City Attorney Tammi Bach and PAB Chair Len Kreger

PAB Chair Len Kreger, who also announced that he had reversed his decision and would seek reappointment to a third term on the board, said that the applicant has raised valid points, but he feared “catastrophic damage” to the city should the PAB move to approve the application without additional research. He cited concerns raised in communications from the mills and the port strongly objecting to the current process, which is applicant driven, as opposed to a longer, city-driven process like the EAR process. He opined that the reason that the mills and the port have not been more engaged in the current case is over concern that by doing so, their participation might be interpreted as a silent endorsement of the process. Kreger said that the city’s industries have dealt with hazardous materials over many years and that significant Federal and State regulations govern their industrial processes. Kreger did not see a threat of imminent danger to require amending the code at this time.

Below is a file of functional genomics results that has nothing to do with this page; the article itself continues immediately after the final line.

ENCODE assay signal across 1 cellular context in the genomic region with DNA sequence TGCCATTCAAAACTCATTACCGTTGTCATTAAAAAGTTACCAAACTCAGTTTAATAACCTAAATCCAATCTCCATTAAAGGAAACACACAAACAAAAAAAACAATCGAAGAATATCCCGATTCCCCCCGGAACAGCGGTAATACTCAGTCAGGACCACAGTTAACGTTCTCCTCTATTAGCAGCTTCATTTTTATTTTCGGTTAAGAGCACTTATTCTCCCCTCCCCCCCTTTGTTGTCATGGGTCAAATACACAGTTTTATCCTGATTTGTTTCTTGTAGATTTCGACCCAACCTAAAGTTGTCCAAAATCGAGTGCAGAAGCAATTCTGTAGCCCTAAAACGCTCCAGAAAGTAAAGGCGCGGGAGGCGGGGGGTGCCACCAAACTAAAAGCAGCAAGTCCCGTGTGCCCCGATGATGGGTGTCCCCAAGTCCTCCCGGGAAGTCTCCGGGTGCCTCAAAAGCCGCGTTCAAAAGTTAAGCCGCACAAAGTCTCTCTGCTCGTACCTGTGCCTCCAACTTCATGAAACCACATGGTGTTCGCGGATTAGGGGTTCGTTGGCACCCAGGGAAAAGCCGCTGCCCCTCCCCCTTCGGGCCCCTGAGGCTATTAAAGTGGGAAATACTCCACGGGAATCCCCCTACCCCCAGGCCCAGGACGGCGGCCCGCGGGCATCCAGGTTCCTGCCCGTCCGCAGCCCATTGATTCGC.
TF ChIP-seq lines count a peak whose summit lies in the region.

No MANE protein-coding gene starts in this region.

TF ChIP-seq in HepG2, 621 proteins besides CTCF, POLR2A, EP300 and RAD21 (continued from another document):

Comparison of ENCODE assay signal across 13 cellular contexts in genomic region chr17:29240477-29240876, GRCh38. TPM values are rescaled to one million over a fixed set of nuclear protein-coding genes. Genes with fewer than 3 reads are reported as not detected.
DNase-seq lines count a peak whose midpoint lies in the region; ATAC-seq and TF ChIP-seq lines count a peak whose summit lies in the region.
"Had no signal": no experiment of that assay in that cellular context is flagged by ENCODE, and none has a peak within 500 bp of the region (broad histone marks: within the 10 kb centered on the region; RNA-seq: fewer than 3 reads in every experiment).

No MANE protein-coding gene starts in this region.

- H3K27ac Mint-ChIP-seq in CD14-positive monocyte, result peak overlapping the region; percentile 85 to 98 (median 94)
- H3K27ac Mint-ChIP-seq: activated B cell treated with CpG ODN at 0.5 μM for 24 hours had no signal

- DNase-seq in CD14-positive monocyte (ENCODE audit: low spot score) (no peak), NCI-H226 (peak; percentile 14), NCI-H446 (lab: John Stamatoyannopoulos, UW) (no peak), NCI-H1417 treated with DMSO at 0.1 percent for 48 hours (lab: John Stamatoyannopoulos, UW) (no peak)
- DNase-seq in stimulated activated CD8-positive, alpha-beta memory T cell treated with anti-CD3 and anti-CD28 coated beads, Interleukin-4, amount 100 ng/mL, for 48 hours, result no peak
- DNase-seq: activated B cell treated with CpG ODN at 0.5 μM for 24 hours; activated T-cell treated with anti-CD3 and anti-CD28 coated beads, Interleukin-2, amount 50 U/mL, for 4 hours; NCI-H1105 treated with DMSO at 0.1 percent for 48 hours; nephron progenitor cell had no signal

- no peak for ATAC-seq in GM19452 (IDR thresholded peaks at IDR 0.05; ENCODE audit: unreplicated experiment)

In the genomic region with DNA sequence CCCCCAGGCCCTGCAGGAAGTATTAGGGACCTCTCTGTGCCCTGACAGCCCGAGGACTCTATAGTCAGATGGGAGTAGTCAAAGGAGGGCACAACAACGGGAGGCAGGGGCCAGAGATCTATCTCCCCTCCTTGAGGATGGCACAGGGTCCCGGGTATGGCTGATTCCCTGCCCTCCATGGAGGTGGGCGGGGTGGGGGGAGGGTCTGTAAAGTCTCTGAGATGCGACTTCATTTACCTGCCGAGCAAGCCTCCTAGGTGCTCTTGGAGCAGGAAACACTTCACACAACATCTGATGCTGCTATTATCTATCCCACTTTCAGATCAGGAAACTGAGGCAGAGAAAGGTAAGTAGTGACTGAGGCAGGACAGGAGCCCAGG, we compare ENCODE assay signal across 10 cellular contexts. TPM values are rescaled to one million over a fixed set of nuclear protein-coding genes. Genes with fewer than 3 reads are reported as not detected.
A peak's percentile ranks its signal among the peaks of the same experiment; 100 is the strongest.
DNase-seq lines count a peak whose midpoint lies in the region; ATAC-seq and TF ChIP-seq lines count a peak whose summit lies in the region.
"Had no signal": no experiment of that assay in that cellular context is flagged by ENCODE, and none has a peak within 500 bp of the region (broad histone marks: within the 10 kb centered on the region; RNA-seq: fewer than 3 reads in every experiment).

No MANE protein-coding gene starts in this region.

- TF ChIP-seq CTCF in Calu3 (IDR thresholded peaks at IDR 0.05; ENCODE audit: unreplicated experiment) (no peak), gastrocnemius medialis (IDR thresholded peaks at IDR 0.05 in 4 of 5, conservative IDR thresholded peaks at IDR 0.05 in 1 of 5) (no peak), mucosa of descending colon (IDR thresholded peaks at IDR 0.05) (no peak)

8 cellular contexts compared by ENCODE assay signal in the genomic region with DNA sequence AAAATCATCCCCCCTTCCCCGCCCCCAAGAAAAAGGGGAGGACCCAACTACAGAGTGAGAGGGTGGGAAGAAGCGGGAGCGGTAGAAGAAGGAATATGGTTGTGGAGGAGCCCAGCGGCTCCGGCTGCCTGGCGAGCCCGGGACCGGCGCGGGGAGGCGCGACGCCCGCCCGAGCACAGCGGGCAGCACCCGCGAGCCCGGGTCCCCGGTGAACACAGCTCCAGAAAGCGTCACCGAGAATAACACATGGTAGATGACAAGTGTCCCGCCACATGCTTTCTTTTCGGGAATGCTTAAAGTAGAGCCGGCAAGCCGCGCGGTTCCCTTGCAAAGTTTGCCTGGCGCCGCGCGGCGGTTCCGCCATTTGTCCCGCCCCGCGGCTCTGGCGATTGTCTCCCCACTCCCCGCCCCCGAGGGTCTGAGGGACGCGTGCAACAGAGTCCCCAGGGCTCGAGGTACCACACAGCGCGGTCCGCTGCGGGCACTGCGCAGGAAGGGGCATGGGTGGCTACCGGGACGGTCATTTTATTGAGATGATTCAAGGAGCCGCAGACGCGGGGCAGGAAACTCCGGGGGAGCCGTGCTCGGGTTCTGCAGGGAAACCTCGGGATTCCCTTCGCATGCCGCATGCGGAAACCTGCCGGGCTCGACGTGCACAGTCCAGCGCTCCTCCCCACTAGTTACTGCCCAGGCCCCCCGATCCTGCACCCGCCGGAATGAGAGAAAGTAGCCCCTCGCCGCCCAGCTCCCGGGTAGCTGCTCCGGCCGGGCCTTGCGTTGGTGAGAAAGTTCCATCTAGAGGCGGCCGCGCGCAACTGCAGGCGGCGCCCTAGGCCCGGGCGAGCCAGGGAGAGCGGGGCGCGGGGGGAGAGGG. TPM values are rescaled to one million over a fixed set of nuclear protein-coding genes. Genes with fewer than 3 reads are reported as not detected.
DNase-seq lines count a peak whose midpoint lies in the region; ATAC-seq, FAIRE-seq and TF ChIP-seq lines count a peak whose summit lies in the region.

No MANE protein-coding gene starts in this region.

Jon Lasserre
Jon Lasserre

PAB member Jon Lasserre concurred with Kreger. He said that the Ross/Hall application created 3 new industrial uses and banned 6 activities. He said that the existing process works for the city. “We have a good Comprehensive Plan and not a rogue City Manager,” he said. Moving forward he suggested would create significant legal liability for the city. He also endorsed revisiting the issues as part of the EAR process, when more work can be done on definitions.

DSCN4669PAB members Mark Bennett, Chris Occhuizzo, and Jamie Morrill disagreed. Occhuizzo recommended moving approval for those items on which the PAB would agree at this time and revisiting the matter during the EAR process. Lasserre, an attorney, retorted, “I don’t think passing something to see how bad or good it is is a good idea.”

Morrill said it was a “disconnect” for Kreger to call any impacts of approving the application “catastrophic.” He said that industry has been invited to participate in this case and declined to do so. He characterized the flurry of memos as “legal bullying,” adding, “The community will remember; you [the mills, the port] put yourself in this position. We [PAB] are making a stand on specificity.”

Bennett said that he saw no difference in process for this application than in other issues the PAB has handled. He was prepared to vote the application line by line, but the PAB voted to make only one recommendation to the FBCC: approval, approval with modifications or disapproval.

Chip Ross
Chip Ross